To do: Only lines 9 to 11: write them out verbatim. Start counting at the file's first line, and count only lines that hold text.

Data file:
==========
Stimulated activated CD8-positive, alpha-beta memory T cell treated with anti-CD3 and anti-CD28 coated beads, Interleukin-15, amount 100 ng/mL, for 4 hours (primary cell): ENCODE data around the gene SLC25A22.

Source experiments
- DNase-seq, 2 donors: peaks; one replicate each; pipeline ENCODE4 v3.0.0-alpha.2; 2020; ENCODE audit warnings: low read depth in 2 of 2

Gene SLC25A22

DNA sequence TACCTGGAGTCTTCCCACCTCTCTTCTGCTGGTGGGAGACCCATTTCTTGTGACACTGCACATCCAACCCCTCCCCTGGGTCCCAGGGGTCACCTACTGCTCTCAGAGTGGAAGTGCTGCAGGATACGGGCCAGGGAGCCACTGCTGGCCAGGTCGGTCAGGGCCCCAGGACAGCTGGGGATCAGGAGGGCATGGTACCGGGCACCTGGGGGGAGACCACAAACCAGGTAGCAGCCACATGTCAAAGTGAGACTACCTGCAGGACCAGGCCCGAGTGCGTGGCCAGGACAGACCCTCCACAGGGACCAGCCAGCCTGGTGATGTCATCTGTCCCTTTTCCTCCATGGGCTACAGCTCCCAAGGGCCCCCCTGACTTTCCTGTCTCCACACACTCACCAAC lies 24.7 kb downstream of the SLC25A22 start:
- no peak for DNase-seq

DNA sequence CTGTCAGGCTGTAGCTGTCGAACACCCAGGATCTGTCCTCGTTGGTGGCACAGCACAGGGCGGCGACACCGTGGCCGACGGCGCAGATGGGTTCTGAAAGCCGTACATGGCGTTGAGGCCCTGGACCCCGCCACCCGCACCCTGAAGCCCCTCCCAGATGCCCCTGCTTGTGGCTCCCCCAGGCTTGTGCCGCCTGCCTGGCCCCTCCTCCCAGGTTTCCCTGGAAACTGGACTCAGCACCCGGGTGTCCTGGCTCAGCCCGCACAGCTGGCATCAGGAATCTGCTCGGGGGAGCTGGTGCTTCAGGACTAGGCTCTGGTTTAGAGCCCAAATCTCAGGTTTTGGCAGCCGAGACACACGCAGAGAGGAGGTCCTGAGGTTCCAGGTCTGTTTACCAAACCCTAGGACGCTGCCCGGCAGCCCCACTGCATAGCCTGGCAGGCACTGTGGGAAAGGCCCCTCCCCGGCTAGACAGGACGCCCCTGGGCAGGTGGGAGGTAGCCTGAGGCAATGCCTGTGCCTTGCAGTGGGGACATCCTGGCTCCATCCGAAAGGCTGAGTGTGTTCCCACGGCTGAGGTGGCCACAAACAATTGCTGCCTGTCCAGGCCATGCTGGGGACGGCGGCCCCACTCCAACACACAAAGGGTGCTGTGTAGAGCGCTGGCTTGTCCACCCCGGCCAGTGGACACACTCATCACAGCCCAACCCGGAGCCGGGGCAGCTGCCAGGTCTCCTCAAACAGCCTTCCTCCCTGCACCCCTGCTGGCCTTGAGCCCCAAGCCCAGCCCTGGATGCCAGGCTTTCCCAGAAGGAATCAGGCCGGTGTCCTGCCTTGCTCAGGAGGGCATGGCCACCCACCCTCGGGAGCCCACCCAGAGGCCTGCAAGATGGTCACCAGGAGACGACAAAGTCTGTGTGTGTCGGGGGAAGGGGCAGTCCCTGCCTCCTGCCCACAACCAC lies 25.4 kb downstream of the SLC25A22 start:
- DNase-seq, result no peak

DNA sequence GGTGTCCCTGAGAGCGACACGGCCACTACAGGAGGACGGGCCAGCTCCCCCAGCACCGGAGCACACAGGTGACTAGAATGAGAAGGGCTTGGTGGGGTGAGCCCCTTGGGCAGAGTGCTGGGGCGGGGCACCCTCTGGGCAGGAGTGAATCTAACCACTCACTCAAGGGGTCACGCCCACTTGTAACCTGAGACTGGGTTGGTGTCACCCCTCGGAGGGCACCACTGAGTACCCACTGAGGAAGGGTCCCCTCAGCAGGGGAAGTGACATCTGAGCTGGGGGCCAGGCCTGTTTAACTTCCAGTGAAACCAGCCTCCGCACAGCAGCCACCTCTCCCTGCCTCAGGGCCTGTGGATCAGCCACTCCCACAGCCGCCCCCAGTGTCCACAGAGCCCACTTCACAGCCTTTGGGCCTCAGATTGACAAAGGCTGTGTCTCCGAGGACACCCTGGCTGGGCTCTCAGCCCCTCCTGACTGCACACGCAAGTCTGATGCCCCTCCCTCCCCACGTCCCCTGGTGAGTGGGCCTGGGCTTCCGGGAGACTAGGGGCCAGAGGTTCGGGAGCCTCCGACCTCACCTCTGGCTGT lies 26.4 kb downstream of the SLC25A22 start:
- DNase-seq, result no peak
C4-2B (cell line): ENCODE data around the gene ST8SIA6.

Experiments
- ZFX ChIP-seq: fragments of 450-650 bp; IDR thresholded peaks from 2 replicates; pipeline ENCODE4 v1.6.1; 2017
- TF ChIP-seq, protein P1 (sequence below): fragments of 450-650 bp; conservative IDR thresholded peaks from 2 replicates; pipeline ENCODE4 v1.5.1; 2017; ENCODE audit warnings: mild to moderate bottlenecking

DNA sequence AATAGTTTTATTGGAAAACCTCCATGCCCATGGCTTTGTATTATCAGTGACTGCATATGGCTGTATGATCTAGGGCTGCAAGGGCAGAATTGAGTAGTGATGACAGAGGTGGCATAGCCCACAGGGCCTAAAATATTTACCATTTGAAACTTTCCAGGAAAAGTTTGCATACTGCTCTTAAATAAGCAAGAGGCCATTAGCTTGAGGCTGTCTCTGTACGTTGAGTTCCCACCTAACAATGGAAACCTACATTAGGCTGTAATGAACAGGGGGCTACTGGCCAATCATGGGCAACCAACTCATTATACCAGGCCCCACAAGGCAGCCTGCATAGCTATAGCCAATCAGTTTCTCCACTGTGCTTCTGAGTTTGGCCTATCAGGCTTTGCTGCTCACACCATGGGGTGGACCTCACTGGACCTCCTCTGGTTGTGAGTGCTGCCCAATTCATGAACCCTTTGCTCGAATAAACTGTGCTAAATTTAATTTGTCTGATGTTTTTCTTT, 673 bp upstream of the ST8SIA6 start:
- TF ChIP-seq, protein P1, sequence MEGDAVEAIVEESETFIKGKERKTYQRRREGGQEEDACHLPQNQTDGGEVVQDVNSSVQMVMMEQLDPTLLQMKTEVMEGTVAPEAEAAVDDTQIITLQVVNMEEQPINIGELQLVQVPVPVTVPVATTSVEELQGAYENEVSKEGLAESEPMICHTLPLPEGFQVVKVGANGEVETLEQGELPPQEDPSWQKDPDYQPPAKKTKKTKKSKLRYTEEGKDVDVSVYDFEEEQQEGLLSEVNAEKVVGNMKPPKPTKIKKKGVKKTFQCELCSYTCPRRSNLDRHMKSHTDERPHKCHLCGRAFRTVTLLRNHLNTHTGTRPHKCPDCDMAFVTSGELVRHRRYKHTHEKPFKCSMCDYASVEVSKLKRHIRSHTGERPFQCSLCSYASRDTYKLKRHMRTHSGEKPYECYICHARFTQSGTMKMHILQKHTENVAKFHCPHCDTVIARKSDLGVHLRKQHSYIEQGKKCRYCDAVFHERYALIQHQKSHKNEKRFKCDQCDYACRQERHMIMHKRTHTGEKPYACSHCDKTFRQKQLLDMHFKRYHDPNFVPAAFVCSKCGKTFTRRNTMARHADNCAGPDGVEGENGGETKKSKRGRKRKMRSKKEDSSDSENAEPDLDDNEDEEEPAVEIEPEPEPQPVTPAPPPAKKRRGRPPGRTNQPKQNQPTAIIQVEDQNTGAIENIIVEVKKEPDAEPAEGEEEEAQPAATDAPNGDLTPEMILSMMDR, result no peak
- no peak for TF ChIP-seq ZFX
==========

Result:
DNA sequence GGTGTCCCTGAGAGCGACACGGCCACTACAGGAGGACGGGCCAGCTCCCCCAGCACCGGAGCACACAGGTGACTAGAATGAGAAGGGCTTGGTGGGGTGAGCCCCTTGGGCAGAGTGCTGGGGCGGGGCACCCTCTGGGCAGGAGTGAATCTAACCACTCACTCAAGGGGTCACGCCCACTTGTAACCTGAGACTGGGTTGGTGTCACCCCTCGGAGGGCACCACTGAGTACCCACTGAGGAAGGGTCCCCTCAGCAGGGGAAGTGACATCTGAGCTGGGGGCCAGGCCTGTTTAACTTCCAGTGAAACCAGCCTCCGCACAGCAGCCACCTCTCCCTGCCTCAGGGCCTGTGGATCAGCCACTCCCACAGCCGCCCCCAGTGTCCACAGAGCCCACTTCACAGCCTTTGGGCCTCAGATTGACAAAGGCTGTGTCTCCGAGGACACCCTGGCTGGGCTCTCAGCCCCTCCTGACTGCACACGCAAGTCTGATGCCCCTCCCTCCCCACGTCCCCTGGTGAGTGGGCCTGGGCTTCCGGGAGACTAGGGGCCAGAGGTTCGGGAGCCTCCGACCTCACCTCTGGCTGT lies 26.4 kb downstream of the SLC25A22 start:
- DNase-seq, result no peak
C4-2B (cell line): ENCODE data around the gene ST8SIA6.